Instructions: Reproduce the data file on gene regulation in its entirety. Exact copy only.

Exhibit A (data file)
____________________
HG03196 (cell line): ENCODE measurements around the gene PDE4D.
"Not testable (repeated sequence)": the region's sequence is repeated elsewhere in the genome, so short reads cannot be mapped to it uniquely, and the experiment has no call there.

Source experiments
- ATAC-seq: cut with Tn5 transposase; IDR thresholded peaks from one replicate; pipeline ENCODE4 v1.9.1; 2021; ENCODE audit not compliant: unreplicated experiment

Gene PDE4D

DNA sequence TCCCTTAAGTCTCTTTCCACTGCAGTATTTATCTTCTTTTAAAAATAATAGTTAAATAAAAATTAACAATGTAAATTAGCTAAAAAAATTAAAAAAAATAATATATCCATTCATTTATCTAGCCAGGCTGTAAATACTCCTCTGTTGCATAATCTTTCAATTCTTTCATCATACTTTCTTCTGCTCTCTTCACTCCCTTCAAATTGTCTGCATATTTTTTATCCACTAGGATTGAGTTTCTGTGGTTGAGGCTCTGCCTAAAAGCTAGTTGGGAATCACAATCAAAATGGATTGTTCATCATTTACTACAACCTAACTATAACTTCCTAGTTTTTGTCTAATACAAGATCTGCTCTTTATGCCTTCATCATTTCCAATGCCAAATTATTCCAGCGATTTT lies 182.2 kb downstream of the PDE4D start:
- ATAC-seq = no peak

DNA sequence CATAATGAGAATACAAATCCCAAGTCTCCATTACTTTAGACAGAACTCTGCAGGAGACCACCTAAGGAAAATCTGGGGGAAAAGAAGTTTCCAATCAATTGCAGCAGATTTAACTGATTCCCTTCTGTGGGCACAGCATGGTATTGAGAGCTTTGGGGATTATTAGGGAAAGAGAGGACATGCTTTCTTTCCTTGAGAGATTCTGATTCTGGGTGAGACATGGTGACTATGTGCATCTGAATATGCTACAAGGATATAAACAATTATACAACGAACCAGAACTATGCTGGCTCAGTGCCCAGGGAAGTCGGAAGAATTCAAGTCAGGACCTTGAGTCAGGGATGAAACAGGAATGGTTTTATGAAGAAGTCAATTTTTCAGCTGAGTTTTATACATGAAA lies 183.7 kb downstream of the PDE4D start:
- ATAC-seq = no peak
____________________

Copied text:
HG03196 (cell line): ENCODE measurements around the gene PDE4D.
"Not testable (repeated sequence)": the region's sequence is repeated elsewhere in the genome, so short reads cannot be mapped to it uniquely, and the experiment has no call there.

Source experiments
- ATAC-seq: cut with Tn5 transposase; IDR thresholded peaks from one replicate; pipeline ENCODE4 v1.9.1; 2021; ENCODE audit not compliant: unreplicated experiment

Gene PDE4D

DNA sequence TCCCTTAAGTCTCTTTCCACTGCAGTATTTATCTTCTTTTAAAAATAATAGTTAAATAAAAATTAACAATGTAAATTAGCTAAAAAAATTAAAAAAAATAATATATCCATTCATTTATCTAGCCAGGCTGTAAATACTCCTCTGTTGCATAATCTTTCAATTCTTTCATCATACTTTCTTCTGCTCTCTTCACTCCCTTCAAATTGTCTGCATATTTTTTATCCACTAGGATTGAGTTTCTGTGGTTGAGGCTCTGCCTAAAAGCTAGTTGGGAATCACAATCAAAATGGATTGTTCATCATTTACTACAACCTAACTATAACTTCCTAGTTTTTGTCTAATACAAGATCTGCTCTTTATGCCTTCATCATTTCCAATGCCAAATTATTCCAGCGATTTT lies 182.2 kb downstream of the PDE4D start:
- ATAC-seq = no peak

DNA sequence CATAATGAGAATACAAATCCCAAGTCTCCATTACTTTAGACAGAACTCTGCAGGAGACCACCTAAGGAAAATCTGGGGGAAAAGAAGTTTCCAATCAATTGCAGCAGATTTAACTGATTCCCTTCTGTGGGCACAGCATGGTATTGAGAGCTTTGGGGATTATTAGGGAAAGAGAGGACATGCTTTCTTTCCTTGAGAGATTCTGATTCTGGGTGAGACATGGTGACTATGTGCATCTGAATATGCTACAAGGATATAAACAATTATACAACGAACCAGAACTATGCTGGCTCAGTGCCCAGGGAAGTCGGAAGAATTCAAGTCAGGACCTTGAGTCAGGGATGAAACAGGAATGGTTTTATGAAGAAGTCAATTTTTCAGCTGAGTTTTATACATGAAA lies 183.7 kb downstream of the PDE4D start:
- ATAC-seq = no peak